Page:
We have all heard stories about declining numbers of different species of wildlife and how many need greater security measures to protect them … but bees? Yes, sadly it’s true that bee numbers appear to be in decline. What’s more, it is a global problem and the recent increase in bee rustling has only added to the need for new security measures.
From the UK to the USA and Canada and as far afield as New Zealand, declining numbers of bees have given rise to more theft from commercial beekeeping farmers than has ever been seen before. Until bee numbers stop declining, their overall worth and their potential value to bee rustlers will increase.
Bee Rustling Stories From 2015
United Kingdom – In Anglesey, North Wales 30,000 bees along with 3 queen bees were stolen. So significant was the story because of declining bee numbers in the area that it was featured as a BBC News story here.
Canada – In Alberta a bee farmer offered a reward for information relating to the theft of over half a million of his bees. 12 hives were stolen plus honey making equipment. As reported in this CBC news item, the farmer expressed concern that people did not realize the bees were his livestock and livelihood and no different to cattle being stolen from cattle farmers.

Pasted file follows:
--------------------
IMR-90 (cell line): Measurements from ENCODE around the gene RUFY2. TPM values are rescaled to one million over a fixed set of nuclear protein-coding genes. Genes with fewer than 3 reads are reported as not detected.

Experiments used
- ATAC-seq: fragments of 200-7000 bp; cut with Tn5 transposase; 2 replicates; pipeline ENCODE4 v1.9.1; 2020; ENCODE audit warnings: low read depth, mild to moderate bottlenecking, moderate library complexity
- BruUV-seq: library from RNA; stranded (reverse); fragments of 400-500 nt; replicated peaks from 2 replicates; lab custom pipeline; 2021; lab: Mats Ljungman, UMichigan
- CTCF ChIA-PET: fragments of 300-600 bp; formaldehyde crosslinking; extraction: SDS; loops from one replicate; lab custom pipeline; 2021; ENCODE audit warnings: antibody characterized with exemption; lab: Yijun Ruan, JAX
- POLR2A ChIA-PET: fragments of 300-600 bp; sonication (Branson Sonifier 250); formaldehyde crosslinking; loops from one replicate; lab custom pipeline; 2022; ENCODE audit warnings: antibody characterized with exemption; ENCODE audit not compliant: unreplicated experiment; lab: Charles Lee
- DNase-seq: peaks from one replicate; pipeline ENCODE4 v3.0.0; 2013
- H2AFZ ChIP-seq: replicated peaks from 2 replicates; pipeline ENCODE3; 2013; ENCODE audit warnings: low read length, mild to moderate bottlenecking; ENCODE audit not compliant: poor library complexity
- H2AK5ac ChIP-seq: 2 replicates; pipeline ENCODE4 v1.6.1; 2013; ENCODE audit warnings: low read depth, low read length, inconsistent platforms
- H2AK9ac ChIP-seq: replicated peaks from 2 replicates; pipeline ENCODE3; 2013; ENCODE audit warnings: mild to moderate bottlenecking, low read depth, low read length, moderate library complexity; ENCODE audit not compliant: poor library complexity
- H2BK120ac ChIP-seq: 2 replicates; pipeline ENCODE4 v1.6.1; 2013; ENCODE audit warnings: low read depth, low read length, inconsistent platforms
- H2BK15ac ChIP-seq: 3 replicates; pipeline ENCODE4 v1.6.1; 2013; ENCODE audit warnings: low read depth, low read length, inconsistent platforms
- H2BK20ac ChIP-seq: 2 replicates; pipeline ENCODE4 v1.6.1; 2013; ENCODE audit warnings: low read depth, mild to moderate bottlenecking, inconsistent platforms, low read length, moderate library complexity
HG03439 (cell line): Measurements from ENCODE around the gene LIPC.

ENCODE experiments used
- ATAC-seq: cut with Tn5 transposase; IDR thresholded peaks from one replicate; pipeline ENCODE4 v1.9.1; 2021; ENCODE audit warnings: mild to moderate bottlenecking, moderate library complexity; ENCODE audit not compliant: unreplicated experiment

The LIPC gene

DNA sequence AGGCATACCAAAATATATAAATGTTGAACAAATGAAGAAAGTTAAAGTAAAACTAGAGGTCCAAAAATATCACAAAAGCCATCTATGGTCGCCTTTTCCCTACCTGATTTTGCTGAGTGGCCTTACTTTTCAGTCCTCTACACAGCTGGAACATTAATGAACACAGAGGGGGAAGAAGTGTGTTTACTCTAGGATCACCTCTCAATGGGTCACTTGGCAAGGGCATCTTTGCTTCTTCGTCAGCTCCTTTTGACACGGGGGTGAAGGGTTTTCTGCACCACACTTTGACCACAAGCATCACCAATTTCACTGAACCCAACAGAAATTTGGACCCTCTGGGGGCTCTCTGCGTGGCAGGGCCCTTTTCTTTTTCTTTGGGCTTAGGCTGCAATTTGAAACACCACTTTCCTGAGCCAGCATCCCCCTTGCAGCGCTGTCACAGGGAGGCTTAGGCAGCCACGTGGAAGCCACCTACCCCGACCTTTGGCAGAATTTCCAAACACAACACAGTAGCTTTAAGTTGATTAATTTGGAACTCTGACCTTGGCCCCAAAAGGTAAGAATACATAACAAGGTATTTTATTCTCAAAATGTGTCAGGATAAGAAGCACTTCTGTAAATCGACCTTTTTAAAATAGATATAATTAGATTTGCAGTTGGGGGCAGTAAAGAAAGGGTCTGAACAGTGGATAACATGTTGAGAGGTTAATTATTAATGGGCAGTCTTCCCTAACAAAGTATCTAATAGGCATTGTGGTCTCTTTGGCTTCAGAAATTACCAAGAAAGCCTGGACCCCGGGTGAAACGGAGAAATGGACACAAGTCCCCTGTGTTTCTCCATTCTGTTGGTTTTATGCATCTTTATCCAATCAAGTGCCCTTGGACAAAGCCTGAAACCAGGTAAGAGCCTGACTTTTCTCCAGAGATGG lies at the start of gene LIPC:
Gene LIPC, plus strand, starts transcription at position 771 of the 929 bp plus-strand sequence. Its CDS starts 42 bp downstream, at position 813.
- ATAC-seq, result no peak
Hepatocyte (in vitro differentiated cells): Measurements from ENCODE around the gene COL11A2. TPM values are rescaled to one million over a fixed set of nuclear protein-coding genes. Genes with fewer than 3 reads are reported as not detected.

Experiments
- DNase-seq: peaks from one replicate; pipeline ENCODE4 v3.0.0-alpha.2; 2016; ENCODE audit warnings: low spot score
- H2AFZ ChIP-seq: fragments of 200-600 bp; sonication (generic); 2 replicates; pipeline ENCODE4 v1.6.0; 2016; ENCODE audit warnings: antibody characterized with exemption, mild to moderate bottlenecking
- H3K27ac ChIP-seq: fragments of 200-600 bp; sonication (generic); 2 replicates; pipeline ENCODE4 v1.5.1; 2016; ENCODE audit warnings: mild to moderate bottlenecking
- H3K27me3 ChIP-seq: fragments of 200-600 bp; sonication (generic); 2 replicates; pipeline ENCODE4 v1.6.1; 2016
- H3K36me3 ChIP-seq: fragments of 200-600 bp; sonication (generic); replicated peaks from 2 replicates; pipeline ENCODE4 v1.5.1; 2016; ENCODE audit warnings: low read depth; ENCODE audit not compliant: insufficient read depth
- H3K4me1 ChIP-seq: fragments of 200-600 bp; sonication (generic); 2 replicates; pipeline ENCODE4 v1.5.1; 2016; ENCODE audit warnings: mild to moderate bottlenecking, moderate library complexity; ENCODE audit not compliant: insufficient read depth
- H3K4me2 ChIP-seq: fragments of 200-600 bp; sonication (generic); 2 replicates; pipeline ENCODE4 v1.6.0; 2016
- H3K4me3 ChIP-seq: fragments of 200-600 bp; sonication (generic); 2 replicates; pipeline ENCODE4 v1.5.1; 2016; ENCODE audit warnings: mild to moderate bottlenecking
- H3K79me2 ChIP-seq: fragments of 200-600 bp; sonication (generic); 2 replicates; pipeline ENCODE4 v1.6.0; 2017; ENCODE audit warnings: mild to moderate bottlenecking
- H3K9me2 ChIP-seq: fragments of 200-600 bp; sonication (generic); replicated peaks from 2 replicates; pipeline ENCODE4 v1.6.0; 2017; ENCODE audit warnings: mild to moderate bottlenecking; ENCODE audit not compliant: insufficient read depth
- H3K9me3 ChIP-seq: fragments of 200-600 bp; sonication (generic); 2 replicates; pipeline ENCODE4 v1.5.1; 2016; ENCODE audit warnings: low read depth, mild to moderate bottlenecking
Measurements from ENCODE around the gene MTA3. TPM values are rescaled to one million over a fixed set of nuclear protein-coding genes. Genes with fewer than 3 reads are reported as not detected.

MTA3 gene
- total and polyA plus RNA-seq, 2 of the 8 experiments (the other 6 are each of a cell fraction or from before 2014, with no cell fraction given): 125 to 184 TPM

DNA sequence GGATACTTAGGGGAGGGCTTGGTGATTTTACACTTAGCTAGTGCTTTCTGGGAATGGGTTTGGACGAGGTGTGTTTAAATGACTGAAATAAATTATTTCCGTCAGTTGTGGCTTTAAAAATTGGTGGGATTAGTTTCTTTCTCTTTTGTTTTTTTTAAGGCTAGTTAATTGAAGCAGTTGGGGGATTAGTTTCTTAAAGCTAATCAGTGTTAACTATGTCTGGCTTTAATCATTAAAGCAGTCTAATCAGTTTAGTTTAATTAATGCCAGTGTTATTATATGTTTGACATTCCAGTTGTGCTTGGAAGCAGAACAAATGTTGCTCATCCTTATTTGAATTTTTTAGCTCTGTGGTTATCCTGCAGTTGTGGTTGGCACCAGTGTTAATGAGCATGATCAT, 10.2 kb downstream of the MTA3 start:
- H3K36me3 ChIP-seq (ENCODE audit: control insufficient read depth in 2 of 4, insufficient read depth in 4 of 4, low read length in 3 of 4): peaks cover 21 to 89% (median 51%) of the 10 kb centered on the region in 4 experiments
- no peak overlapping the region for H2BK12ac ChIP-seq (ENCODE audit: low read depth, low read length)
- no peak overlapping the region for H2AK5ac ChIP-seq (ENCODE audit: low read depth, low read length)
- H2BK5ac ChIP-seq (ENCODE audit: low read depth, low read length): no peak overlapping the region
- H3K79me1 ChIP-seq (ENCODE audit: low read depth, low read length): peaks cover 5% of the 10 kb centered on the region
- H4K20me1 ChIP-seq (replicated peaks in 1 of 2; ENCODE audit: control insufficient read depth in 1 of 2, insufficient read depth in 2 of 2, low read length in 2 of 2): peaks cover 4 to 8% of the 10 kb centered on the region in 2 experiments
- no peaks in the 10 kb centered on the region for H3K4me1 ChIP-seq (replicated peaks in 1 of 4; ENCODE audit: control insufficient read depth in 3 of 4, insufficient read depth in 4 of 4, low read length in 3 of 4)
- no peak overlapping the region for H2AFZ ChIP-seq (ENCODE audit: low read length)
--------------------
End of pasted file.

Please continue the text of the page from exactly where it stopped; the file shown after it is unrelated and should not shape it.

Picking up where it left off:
United States – In March 2015 in just one incident in San Joaquin County, California 144 hives were stolen. Another beekeeper from Stanislaus County said that he’d had three bee thefts in three years and had himself just recently interrupted a fourth theft attempt.
New Zealand – In Waverley there was the theft of 30 bee hives from a bee farmer’s site. Thieves cut through a steel pipe gate to gain entrance and clearly knew what they were looking for. They only took the working hives not the baby colonies.
Why So Much Bee Theft?
A theory held by many apiary owners is that because bee theft is inherently dangerous, chances are most thieves are actually experienced bee handlers. One UK beekeeper who was targeted for bee theft in 2015 told the story of how the would-be bee rustlers, clearly inexperienced with bees, abandoned their attempt to steal one of his beehives and left it lying on it side. The bees flew out and decided to defend themselves in no uncertain terms!
What Is The Solution To Bee Theft?
This is a hot topic for discussion amongst apiary owners and makes for interesting reading. Amongst the ideas we have come across are:
- Hidden hives
- Microchips in the hives
For our part as onlookers of an industry that has rarely hit the headlines before, we would suggest that bee farmers consider improving the security of their perimeter fencing. The installation of fence detection and deterrent capabilities might sound far-fetched for an apiary but serious bee farmers, many of whom invest in prized queen bee stock, might find this level of perimeter security pays dividends in the longer term. Bee rustling is likely to become a bigger rather than smaller problem in the years ahead so acting now to implement better safeguards could be a wise move.